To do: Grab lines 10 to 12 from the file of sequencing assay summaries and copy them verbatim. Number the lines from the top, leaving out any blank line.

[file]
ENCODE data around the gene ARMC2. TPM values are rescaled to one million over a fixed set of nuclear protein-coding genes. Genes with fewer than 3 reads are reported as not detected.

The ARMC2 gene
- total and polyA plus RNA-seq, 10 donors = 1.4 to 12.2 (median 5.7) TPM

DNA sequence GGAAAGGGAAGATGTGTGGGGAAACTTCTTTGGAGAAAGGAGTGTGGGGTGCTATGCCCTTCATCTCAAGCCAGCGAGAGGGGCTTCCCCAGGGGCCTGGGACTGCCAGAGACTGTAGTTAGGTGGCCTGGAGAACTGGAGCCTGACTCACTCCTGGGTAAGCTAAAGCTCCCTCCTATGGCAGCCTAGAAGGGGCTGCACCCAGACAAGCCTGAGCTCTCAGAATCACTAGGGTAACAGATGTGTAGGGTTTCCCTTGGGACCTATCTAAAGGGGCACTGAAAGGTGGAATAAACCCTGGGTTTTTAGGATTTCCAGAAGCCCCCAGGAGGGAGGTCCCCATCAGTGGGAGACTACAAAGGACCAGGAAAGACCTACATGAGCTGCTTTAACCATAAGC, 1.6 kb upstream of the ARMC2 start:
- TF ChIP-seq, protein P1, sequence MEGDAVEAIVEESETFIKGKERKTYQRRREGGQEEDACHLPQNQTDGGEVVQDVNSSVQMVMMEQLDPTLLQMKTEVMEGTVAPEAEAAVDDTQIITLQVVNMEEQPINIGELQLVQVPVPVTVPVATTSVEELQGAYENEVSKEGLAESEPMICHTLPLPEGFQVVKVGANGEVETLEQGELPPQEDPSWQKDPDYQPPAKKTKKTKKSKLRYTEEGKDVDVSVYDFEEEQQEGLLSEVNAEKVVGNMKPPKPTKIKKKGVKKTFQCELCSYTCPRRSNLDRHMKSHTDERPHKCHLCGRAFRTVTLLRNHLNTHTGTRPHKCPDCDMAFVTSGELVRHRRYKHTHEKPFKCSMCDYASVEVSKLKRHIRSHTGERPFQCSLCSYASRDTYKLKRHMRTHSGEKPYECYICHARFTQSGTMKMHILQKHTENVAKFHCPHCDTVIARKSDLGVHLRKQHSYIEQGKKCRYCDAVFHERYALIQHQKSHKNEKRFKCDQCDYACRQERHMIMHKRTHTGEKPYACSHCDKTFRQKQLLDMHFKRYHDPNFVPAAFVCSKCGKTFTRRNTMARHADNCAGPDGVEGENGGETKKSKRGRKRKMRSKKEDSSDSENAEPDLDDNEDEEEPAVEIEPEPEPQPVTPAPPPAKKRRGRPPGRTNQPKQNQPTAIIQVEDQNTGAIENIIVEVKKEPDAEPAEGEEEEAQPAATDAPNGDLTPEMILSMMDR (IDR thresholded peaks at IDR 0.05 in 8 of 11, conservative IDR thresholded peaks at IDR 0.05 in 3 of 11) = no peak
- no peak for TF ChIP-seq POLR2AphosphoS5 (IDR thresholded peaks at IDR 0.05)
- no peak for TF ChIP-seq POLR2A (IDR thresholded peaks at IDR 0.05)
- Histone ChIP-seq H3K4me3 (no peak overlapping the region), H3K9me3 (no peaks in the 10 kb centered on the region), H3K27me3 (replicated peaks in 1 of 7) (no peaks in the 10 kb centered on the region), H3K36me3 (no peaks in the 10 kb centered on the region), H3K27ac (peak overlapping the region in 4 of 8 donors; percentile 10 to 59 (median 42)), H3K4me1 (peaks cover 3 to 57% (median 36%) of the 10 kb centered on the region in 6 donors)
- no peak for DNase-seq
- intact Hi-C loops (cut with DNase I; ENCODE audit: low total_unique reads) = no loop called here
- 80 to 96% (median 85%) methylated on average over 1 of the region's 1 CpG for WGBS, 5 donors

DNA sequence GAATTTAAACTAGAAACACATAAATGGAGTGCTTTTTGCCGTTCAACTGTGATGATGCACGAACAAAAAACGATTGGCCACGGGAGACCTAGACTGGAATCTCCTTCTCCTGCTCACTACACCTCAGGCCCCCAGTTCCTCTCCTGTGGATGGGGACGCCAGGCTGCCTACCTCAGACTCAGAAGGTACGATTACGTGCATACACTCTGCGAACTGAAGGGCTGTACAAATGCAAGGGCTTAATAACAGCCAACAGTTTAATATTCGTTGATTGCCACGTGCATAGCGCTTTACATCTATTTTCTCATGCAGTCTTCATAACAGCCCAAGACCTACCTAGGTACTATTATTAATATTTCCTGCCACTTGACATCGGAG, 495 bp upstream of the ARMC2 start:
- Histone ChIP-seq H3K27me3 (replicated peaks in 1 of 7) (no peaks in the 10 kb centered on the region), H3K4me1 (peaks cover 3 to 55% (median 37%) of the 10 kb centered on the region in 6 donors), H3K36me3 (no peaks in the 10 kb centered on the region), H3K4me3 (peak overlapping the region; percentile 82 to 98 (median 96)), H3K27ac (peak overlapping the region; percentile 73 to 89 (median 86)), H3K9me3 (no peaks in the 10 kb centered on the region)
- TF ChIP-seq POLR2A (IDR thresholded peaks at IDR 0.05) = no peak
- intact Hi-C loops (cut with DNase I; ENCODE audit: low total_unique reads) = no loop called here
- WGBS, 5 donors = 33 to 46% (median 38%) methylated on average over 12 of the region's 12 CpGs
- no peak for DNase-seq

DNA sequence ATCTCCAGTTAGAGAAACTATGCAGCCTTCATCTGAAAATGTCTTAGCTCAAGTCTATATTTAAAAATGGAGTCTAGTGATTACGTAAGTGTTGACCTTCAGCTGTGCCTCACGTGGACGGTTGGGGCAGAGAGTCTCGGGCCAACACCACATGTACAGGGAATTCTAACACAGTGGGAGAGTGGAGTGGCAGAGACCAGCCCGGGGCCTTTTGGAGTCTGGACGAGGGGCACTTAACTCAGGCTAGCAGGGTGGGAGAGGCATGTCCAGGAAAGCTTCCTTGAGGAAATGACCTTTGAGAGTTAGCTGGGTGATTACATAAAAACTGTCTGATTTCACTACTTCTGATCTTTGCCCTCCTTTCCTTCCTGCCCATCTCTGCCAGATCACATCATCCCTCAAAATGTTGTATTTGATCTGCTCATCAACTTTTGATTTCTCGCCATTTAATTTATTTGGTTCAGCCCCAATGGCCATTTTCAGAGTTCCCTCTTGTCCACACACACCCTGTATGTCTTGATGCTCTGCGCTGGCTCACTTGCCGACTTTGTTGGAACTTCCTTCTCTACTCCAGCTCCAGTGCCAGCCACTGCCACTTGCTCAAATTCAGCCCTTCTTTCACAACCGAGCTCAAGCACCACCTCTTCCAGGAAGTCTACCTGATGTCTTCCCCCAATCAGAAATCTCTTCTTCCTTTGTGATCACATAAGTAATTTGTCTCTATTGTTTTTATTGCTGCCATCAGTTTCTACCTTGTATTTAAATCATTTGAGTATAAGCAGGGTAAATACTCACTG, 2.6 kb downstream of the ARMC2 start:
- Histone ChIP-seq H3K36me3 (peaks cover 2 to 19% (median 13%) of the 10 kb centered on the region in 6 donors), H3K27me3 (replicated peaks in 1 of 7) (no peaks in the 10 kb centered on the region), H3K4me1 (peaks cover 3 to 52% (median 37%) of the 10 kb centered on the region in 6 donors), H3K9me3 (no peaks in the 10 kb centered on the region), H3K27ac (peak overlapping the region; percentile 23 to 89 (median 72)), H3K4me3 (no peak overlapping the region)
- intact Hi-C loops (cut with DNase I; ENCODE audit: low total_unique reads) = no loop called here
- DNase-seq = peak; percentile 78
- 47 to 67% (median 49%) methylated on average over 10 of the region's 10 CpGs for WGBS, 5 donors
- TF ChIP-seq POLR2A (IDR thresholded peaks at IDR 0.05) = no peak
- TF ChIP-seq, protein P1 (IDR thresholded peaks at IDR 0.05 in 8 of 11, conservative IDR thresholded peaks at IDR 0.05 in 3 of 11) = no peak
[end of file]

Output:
- intact Hi-C loops (cut with DNase I; ENCODE audit: low total_unique reads) = no loop called here
- 80 to 96% (median 85%) methylated on average over 1 of the region's 1 CpG for WGBS, 5 donors

DNA sequence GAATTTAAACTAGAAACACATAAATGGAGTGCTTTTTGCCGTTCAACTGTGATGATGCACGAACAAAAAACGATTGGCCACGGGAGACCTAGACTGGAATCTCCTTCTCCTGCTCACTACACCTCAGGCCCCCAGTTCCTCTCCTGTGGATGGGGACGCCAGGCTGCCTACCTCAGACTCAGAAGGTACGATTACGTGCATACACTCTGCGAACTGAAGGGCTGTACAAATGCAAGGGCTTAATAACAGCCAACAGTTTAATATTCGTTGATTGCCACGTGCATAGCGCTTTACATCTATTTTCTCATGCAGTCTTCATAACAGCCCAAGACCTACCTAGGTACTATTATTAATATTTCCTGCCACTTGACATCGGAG, 495 bp upstream of the ARMC2 start: